Be Part of the Solution to the Opioid Epidemic

How pharmacists can tailor outpatient OUD treatment regimens.


Cherry Jackson and Krystal Riccio
Cherry Jackson and Krystal Riccio

Opioid use disorder (OUD) is a common disease that responds well to drug therapy. But the nation’s healthcare enterprise largely fails to deliver these medications to patients who struggle with the disorder, says Krystal Riccio, associate professor of pharmacy practice at Roseman University of Health Sciences in Henderson, Nevada.

“There’s a lot of evidence surrounding the benefits of opioid agonists for maintenance therapy,” Riccio said. “Despite having effective treatment options available, a mere 20% of patients with opioid use disorder actually receive medication therapy.”

During the Midyear 2021 on-demand session “Road to Recovery: Caring for Persons Living with Opioid Use Disorder in an Ambulatory Care Setting,” Riccio demonstrated how pharmacists can tailor outpatient OUD treatment regimens for their patients, using opioid agonists for detoxification and maintenance therapy and opioid antagonists for overdose reversal and relapse prevention.

Riccio said the goal of OUD treatment is “to maintain the physical, psychological, and social well-being of the individual.” She said the benefits of this approach is that it keeps patients safer no matter where they are in the recovery process.

Session co-presenter Cherry W. Jackson, professor of pharmacy at Auburn University and professor of psychiatry and behavioral neurobiology at the University of Alabama, described physiological effects of opioid use. She noted that OUD is hard to treat, in part, because opioids tap into neurologic reward pathways and alter brain chemistry.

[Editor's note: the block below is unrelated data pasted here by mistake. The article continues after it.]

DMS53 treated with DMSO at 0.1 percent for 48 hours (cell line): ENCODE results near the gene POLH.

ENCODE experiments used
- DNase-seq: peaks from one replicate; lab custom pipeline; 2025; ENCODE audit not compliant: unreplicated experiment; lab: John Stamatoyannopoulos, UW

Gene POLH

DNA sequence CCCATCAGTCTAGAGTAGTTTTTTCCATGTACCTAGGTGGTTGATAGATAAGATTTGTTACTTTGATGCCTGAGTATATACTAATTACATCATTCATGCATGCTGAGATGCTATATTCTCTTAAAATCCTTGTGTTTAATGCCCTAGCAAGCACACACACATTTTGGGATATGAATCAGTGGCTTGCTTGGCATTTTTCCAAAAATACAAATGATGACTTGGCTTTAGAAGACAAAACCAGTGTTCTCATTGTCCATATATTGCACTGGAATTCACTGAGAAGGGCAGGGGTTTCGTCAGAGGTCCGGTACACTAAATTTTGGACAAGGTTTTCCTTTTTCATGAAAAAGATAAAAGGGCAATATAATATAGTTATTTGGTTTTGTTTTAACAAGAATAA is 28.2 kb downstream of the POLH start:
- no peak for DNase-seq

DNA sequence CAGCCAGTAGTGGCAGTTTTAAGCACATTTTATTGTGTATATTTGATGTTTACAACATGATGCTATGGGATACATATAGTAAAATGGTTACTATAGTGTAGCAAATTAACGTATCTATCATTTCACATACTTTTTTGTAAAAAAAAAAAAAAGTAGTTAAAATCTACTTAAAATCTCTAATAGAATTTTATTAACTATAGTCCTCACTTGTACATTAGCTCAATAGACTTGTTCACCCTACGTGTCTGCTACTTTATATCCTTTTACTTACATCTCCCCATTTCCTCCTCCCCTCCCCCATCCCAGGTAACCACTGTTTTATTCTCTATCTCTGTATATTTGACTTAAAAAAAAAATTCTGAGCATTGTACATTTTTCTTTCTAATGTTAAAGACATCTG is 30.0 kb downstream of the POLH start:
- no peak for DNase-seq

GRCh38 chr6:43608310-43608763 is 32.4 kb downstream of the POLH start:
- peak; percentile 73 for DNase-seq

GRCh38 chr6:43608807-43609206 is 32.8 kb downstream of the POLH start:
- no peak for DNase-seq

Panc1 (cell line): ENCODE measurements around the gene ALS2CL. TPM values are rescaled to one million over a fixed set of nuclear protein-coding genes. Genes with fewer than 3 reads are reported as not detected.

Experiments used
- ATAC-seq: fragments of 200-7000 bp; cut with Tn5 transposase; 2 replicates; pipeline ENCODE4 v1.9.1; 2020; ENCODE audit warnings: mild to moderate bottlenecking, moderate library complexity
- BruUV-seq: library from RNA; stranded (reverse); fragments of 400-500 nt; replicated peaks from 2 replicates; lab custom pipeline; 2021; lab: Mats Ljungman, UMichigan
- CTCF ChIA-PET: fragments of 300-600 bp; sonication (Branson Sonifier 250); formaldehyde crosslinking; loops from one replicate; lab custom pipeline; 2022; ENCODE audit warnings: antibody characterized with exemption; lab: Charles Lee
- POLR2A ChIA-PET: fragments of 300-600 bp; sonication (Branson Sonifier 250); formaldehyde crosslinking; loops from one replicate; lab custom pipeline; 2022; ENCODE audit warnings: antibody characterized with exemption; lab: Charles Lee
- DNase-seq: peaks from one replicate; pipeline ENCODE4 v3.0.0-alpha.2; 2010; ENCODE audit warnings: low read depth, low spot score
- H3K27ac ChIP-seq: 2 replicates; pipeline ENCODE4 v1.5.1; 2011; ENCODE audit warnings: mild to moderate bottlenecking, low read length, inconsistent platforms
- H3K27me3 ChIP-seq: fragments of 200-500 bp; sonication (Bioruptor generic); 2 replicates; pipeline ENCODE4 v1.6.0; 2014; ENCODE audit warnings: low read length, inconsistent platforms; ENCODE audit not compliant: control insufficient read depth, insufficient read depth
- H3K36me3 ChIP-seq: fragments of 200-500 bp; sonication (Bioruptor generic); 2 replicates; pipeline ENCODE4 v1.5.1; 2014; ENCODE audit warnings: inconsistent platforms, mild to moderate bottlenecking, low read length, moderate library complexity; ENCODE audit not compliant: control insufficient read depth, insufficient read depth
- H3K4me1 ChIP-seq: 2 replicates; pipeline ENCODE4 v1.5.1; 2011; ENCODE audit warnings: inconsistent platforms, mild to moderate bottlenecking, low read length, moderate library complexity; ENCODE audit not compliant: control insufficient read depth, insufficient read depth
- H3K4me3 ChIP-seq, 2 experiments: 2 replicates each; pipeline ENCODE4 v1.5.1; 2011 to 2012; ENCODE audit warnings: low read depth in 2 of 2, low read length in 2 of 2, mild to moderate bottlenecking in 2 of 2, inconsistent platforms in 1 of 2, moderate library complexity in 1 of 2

“Opioid use disorder is a medical illness, and it requires evidence-based treatment,” she emphasized. “Every individual has a unique road to recovery. And we need to meet the person where they are and utilize harm reduction and treatment options to suit the needs of the individual.”

Nearly 500,000 people in the United States died from an opioid overdose from 1999 through 2019, according to the Centers for Disease Control and Prevention (CDC). In the 12 months ending in May 2020, the CDC reported a record high of 81,000 overdose deaths, largely attributed to synthetic opioids. Deaths surged starting in March 2020 with the arrival COVID-19 pandemic.

Riccio speculated that some people with OUD died because no one was nearby to witness the overdose and reverse it with naloxone or get other help.

“One of the biggest concerns that we had during the pandemic, with so much social isolation, ... was overdose deaths related to having to use alone,” she said.

Both presenters touted the benefits of harm reduction strategies, including pharmacist dispensing of naloxone, to help stem overdose deaths.

Riccio also said pharmacists can help reduce the stigma around OUD by rethinking how they talk about the disease.

She pointed out that even the seemingly innocuous phrase “medication assisted treatment,” which is used in federal regulatory language about OUD treatment, creates a perception that OUD differs from other illnesses that respond to drug therapy.

“This is the only disease state or condition that we use this terminology in,” Riccio explained.

For comprehensive information on how pharmacists can help stem the opioid epidemic and help patients who struggle with OUD, visit the Feb. 15, 2021, AJHP theme issue on opioid use disorders.